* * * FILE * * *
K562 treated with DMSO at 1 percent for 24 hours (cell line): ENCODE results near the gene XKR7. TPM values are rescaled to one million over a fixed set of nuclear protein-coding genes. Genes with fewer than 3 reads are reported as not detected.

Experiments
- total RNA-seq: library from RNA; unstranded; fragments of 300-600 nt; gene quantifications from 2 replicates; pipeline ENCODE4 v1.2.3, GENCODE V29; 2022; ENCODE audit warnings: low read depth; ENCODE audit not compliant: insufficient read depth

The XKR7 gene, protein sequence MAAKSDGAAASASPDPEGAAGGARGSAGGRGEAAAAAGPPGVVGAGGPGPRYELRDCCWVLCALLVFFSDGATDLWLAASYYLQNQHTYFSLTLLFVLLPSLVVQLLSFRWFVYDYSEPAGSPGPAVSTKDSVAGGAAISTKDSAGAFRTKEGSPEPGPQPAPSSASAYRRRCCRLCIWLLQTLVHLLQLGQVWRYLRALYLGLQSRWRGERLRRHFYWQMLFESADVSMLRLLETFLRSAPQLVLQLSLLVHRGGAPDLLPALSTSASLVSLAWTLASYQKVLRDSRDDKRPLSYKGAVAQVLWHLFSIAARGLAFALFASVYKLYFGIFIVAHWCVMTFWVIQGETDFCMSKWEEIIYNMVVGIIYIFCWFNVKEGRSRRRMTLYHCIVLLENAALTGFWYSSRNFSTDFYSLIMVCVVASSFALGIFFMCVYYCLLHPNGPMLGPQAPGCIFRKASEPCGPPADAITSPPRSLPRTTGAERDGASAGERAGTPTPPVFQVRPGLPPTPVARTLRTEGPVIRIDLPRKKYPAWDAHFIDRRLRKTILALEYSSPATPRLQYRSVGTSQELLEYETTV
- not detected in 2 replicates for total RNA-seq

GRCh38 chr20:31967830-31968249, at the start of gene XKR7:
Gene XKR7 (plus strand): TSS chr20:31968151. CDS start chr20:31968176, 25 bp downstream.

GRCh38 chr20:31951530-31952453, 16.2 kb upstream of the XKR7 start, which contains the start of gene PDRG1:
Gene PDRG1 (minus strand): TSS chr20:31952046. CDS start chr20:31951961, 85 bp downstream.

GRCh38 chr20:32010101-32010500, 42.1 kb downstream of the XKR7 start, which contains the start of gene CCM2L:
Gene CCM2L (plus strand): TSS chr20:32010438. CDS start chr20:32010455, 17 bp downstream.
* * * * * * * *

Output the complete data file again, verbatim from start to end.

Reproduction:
K562 treated with DMSO at 1 percent for 24 hours (cell line): ENCODE results near the gene XKR7. TPM values are rescaled to one million over a fixed set of nuclear protein-coding genes. Genes with fewer than 3 reads are reported as not detected.

Experiments
- total RNA-seq: library from RNA; unstranded; fragments of 300-600 nt; gene quantifications from 2 replicates; pipeline ENCODE4 v1.2.3, GENCODE V29; 2022; ENCODE audit warnings: low read depth; ENCODE audit not compliant: insufficient read depth

The XKR7 gene, protein sequence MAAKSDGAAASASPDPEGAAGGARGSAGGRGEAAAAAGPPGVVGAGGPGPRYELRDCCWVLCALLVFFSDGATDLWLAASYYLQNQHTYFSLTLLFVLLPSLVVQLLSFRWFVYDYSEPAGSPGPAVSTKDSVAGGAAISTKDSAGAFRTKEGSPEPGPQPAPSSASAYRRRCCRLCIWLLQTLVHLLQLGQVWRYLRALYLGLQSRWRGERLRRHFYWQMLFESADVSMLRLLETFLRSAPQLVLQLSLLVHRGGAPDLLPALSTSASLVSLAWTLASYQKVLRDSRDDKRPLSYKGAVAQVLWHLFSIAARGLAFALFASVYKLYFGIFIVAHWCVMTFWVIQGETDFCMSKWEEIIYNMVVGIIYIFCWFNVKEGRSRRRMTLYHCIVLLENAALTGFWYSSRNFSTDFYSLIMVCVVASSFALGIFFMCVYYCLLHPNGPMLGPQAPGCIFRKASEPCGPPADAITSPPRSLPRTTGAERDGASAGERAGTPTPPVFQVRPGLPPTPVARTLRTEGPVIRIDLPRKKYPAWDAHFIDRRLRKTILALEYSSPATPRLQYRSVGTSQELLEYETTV
- not detected in 2 replicates for total RNA-seq

GRCh38 chr20:31967830-31968249, at the start of gene XKR7:
Gene XKR7 (plus strand): TSS chr20:31968151. CDS start chr20:31968176, 25 bp downstream.

GRCh38 chr20:31951530-31952453, 16.2 kb upstream of the XKR7 start, which contains the start of gene PDRG1:
Gene PDRG1 (minus strand): TSS chr20:31952046. CDS start chr20:31951961, 85 bp downstream.

GRCh38 chr20:32010101-32010500, 42.1 kb downstream of the XKR7 start, which contains the start of gene CCM2L:
Gene CCM2L (plus strand): TSS chr20:32010438. CDS start chr20:32010455, 17 bp downstream.